Food is how I think of my cultural identity. It's like a table of food. It has plates of cozido and chow mein, but it also holds the new dishes that my parents have picked up in Canada. Just because there are new plates on the table doesn't mean I have to take any of them away. It just means I need a bigger table.
Emile knows that he's Jewish, but it's an esoteric concept at his age. He loves eating gefilte fish and searching for the afikomen, hates how long Passover seders take and boasts to his buddies about getting two holidays instead of one in December. I used to do the same. But because we're an invisible minority, it can easily disappear. Maintaining it requires effort. So my role as a father is to help him see the value in making Jewish history, culture and traditions a part of him -- he can decide on the religious part on his own -- so that he might one day pass it all on to his own child.
In the Middle Ages, roveja still endured as the staple diet eaten in the form of a "puls," which is an ancient Roman-style of porridge and consumed with a savoury sauce on top. Over time roveja was forgotten. By the 1990s only a few local people remembered roveja, and some found the plants growing in gullies or near streams.
If you were taken away tomorrow, what do you think your legacy would be? Most of us, it seems, are happy to wait and hear what our eulogist thinks our legacies are. A little late, don'tcha think? I think it's time to lighten up the legacy conversation by creating and enjoying a variety of legacies that you can enjoy now!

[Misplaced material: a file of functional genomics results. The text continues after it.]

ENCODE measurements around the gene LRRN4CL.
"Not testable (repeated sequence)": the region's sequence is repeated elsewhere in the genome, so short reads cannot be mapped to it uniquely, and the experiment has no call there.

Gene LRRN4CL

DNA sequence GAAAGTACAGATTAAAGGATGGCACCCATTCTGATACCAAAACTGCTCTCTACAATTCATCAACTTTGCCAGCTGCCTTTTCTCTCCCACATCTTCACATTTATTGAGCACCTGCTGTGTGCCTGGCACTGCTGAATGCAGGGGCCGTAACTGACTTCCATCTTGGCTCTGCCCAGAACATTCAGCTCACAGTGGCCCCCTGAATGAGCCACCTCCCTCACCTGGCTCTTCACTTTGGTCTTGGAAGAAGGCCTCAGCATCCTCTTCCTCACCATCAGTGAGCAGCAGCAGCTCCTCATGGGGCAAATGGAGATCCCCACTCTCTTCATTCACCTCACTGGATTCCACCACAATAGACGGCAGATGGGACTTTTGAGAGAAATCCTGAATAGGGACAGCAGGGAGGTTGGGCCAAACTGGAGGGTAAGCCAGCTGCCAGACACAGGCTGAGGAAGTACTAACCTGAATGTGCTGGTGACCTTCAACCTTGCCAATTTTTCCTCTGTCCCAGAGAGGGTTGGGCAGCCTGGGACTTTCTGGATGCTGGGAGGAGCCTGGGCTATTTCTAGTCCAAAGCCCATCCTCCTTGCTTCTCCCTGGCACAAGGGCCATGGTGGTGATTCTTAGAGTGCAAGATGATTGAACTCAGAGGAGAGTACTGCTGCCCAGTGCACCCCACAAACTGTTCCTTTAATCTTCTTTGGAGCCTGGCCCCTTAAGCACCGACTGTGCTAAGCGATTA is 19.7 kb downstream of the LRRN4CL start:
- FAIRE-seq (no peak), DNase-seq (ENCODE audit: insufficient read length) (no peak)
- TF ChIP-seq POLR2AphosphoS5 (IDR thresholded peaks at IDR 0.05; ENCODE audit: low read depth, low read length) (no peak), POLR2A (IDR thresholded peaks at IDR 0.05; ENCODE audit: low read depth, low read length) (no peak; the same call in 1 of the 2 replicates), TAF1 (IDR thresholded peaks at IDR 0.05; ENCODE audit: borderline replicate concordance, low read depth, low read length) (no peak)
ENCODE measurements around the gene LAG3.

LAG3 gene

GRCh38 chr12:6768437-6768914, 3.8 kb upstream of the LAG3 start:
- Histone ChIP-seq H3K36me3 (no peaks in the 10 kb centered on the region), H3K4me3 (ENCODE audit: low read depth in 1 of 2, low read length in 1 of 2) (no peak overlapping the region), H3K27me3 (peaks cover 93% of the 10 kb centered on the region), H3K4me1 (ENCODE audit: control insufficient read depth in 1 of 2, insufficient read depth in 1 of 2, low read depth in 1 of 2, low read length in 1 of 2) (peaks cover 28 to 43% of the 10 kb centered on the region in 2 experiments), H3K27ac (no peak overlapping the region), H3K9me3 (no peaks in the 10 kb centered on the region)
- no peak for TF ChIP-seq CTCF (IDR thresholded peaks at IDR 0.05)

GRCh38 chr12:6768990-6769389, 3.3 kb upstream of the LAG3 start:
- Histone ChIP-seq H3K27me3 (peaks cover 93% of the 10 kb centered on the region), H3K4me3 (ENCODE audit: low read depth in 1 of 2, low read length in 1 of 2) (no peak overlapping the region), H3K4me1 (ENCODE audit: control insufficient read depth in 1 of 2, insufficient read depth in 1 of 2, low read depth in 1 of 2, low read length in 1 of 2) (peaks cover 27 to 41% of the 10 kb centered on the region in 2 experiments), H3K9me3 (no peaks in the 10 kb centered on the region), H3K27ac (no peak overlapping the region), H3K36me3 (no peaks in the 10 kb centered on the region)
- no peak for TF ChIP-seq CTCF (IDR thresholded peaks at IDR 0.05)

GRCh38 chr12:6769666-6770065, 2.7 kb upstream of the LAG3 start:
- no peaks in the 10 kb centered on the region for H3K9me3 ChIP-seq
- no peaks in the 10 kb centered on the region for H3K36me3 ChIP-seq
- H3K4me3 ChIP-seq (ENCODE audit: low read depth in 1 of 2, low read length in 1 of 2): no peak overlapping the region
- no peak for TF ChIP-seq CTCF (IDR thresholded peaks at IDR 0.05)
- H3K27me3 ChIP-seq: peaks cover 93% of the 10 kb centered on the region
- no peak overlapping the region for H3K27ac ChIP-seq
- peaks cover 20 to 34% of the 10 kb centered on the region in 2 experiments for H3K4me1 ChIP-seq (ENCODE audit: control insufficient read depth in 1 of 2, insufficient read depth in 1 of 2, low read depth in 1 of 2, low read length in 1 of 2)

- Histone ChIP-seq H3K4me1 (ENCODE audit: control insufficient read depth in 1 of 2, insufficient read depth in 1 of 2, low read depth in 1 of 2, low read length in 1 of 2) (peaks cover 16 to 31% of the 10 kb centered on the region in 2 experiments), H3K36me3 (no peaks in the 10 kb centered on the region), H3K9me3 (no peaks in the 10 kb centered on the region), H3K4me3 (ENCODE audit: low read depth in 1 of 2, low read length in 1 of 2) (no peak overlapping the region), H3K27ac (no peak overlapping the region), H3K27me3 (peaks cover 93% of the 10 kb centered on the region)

I get asked a lot about my "heritage." I hate that word, the concept, and everything that tags along with it. In a lot of situations -- social, professional, or other -- I find it completely out of context and irrelevant. Sure, if you're talking about your grandmothers' cooking, it might be a salient thing to ask, but the majority of the time, it just makes you sound ignorant, especially if you push for an answer when the subject seems uncomfortable. Then you're just rude.
We must pay tribute to the courage and sacrifices of our soldiers, past and present, and highlight their essential contribution to peace and democracy. But we must also highlight the other remarkable aspects of Canadian history. The 150th anniversary of Canadian Confederation is almost here and its preparations are lagging. Mr Harper and his Heritage minister, Shelly Glover, seem unable to give the celebration a clear focus. There is room for concern that once again, they will be content with showcasing Canada's military feats and refuse to acknowledge everything else that has made our nation a source of hope and envy in the world.
I choose to wear the poppy for a different reason. I choose to wear it because as a woman with Native ancestry, I want to remember those whose faces we never see in the Heritage moments or on the Remembrance Day TV spots. While we remember the many veterans who fought in the many wars Canada has been involved in, the iconic images of these veterans are whitewashed.